The John Dana, in the ice at Sugar Creek Bend, Gallatin County, December, 1892 February 7,1918
That's the steamer Julius Fleischmann tied up in the Licking
January 4, 1918, Mouth of the Licking

 

The riverboat Calumet (of which we are unable to find a picture),
was built in Madison, Indiana in late fall of 1876. Her initial voyage
was to Cincinnati, where she encountered ice, was frozen in, and
drifted with the ice back to Madison, where she sank, and lies to
this day at the bottom of the Ohio.  Sad details here. (pdf)
In 1918 there was a huge ice dam that formed at the big Ohio River
bend at Sugar Creek, in Gallatin county.  It effectively dammed up the
Ohio, creating high water all the way back to Cincinnati.  Nothing scared
the old time river men like ice, because when an ice dam breaks, and they
always break, they create fast moving torrents not only of water, but of
giant pieces of ice that will destroy a steamboat or anything else in their
path.  When the 1918 dam broke on January 30, 1918, the water in
Cincinnati fell from 62 feet to 20 feet in 2 hours, destroying any number
of steam boats.  Imagine what was happening downstream.
Fourteen steam boats wrecked in the ice of 1917-18, here.

You can read about the ice of 1879 here.(pdf)

Read about the destruction by the ice of 1856 here and here and here.

The ice reports of 1918 from the Boone County Recorder are here.

Dispatches about the 1873 ice are here, here, and here.

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The Merchants
 

Northern Kentucky Rivers New Era Grocery Boat Printers Boat
Price's Floating Opera, somewhere on the Kentucky River
Showboat New Era, at unknown location Grocery Boat Printer's/Jeweler's Boat
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The Barrette
 Portrait Co.
A Preaching Boat,
The Messenger
Floating Theatre in Maysville Museum

One old-timer recalled “gathering up old horseshoes and other scrap iron around the shop and taking them to the dish boat, where his mother then collected dishes in trade” Another one remembers as a boy that the arrival of a dish boat “was a signal for all the boys to start cleaning up the town. The attics, sheds, and smokehouses were soon disgorged of all the scrap metal (an in some cases good things our fathers had laid by), papers, rags, etc., and there was a steady stream of wheelbarrows and other kid-type rolling stock toward the river and the junk boat. Of course we were rewarded with few pennies for the proceeds from our pilfering and were then encouraged to reinvest our pennies in some item of stock from the boat store. Our mother’s always seemed pleased with the present of a dish, which didn’t match anything, which we had bought especially for her.”  Note the stuff on the roof's of the two Glass Boats below.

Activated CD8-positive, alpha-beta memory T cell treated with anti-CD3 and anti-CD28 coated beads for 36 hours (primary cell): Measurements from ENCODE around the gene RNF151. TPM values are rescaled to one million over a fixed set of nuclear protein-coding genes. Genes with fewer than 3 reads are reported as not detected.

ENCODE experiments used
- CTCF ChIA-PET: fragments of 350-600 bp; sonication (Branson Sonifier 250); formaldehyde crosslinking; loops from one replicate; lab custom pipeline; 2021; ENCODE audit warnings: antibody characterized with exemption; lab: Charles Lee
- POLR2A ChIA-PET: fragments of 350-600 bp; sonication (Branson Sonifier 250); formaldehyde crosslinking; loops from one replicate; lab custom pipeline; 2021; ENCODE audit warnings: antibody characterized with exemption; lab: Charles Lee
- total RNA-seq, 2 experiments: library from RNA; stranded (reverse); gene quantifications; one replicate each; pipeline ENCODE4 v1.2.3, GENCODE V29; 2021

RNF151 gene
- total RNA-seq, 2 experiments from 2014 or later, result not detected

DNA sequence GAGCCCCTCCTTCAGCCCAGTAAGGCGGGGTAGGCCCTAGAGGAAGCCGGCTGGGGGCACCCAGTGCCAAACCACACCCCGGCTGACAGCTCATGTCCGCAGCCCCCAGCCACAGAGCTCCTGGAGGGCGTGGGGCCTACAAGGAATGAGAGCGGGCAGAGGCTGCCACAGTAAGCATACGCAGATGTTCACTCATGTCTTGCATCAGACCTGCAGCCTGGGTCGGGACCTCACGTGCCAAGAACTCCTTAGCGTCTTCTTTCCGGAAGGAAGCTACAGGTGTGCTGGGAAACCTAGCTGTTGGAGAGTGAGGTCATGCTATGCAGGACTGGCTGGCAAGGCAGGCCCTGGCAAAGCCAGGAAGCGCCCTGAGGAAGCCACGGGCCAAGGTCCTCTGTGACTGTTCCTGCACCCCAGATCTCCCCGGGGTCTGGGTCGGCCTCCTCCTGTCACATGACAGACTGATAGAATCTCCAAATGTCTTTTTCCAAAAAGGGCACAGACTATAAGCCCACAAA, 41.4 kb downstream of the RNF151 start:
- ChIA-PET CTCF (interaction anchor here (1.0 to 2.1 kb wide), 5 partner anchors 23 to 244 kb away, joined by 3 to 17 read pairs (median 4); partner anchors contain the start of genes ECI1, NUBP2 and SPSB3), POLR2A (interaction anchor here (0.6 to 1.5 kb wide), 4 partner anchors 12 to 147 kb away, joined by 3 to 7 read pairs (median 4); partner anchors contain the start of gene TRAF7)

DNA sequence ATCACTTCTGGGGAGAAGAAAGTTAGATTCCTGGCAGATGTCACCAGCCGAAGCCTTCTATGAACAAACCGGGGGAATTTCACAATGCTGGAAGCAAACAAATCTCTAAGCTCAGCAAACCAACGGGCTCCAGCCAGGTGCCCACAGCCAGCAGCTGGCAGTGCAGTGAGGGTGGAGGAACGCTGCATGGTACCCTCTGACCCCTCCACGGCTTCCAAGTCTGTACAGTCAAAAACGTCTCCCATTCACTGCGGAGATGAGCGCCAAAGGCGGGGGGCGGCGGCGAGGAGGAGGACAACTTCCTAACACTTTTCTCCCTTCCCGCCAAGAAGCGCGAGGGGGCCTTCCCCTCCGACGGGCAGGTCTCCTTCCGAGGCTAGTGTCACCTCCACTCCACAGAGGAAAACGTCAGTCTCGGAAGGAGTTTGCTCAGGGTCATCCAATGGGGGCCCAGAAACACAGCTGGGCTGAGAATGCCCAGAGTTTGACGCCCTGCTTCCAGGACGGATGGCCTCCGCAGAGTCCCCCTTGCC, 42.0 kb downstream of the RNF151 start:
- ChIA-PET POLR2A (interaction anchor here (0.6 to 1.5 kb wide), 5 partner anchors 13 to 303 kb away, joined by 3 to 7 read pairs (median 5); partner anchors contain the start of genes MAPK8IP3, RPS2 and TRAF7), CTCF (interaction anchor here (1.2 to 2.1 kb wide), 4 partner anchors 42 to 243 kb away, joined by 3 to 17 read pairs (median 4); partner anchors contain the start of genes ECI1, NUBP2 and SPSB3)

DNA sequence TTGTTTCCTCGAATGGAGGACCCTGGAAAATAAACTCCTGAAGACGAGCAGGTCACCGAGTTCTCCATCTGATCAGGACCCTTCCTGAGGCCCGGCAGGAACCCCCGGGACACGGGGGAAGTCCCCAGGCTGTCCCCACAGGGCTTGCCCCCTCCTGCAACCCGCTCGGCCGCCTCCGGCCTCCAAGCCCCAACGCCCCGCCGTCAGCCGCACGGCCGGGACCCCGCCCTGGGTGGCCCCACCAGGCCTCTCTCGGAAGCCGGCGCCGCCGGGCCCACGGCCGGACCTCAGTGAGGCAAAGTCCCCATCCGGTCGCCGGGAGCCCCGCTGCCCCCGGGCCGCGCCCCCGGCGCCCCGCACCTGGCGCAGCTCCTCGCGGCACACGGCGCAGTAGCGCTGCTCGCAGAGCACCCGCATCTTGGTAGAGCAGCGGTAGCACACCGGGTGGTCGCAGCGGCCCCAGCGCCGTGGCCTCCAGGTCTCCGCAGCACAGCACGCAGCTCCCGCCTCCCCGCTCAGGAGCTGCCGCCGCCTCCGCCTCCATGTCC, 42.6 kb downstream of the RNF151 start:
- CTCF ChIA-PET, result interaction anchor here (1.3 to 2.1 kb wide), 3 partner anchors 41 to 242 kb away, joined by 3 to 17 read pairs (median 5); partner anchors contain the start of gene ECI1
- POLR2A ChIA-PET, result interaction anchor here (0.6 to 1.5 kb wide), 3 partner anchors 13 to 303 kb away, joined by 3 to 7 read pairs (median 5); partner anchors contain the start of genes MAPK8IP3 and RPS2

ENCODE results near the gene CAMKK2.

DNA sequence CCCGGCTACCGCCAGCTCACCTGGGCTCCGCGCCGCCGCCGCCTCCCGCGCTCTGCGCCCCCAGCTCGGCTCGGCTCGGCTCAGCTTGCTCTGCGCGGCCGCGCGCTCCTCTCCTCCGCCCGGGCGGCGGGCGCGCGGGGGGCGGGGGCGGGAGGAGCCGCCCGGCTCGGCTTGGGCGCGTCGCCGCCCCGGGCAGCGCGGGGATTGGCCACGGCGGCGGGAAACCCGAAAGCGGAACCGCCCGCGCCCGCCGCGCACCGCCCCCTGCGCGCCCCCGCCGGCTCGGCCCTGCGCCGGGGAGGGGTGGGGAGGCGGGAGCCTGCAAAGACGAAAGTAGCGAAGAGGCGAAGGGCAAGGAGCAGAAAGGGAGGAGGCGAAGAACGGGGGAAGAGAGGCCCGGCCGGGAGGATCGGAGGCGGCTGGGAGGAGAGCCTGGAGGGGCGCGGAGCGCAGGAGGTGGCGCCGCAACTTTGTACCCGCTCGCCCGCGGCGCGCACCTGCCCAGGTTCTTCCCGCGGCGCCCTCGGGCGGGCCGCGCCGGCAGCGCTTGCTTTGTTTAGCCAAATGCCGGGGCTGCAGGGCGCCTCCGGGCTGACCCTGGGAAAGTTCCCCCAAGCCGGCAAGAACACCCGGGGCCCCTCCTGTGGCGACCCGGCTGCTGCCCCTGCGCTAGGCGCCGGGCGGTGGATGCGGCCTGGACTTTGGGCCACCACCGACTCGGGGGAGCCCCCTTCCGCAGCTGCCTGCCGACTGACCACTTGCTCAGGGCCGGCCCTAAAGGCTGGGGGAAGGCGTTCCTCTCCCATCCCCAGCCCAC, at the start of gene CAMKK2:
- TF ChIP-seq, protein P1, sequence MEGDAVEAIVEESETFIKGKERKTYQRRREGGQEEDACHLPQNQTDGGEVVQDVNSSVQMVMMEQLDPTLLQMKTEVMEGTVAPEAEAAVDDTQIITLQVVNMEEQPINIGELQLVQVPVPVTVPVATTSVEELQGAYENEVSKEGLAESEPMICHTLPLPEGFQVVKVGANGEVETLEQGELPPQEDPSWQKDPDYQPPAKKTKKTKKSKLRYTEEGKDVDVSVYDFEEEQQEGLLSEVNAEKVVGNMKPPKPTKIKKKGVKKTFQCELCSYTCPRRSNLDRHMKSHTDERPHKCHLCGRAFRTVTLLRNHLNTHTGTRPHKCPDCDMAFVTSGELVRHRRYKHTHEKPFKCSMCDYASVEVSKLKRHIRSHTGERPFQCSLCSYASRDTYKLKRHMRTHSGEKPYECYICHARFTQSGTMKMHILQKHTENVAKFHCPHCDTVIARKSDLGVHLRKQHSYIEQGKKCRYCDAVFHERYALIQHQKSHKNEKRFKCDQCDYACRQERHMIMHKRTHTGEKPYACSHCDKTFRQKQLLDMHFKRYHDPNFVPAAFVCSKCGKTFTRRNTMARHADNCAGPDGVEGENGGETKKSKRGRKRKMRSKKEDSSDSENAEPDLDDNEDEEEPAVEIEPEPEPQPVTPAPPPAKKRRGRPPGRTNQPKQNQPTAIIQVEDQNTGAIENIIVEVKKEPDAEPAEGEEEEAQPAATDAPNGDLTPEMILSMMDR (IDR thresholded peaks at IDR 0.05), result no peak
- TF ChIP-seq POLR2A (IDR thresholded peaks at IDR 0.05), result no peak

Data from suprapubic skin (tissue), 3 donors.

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Photographer Umbrella Maker Saw Mill Boat The
 Mary H
., c. 1895
Glassware and Queensware
Northern Kentucky Rivers Northern Kentucky Rivers Up and down the Ohio and Kentucky Rivers, towns were visited by all kinds of merchants, services, and attractions passing by on various riverboats.  In addition to those shown, there were boats for prize fights, taverns, tinware, classical musical shows, scrap metal buyers, prostitution, camp meetings, groceries, and much, much more. Of any type of business of the period, somebody likely tried it on a boat.

Photographer

The Ivory Wood #4, a.k.a.
 The Glass Boat
...because it sold glassware
up and down the river.

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The location of these steamer images in unknown, although we're certain each of them, at one time or another plied the Kentucky River. All of the receipts are from the boats pictured, and each is for a resident of Owen County.
Kentucky River Steamer Kentucky River Steamer Kentucky River Steamer
Kentucky River Steamer Kentucky River Steamer Kentucky River Steamer
The Alys Gray. The Cando.
(think C & O RR)
The Dick Brown.
     
     
Kentucky River Steamer Kentucky River Steamer Kentucky River Steamer
Kentucky River Steamer Kentucky River Steamer Kentucky River Steamer
The Donca The Helen M. Gould. The Dick Brown.
     
     
Kentucky River Steamer Kentucky River Steamer Kentucky River Steamer
Kentucky River Steamer Kentucky River Steamer Kentucky River Steamer
The Lena May. The Rescue. The White Dove.
     
     
  Kentucky River Steamer  
  The Steamer Mabel & Barge.
(for which we have not found a picture)
 

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Maysville

 

Augusta

 

Foster

 

Melbourne

 

Cincinnati

 

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Constance Petersburg Sugar Creek Ghent    Milton Wise's Landing

Detailed maps of the Ohio River, showing every little landing and creek name. 

 

Ohio River Ohio River Ohio River Ohio River Ohio River
Springdale Maysville Augusta Foster Newport

1877 maps of the Ohio River, showing every little landing and creek name, and then some.
They only covers the eastern side of NKY Views.

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Kentucky River Ma

Kentucky River Map, showing Locks and Dams, 1975

 

Northern Kentucky Rivers  

For a brief time, The Kentucky River was going to be the boundary of the British Territory of Vandalia.
You can read more about it at Wikipedia, here.

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Hoosier Boy Northern Kentucky Rivers Northern Kentucky Rivers
In 1926, Hoosier Boy set a never-yet-equaled long-distance record  from Cincinnati to Louisville and back to Cincinnati. Owner/driver, Rising Sun, Indiana's inventor J. W. Whitlock covered the 260 Ohio River miles at just a  shade under 60 miles per hour.  He was bitterly disappointed that he fell 49 seconds short of making it to 60 mph. The judges, impressed, offered to fudge the data and give it to him, but Whitlock wouldn't have it.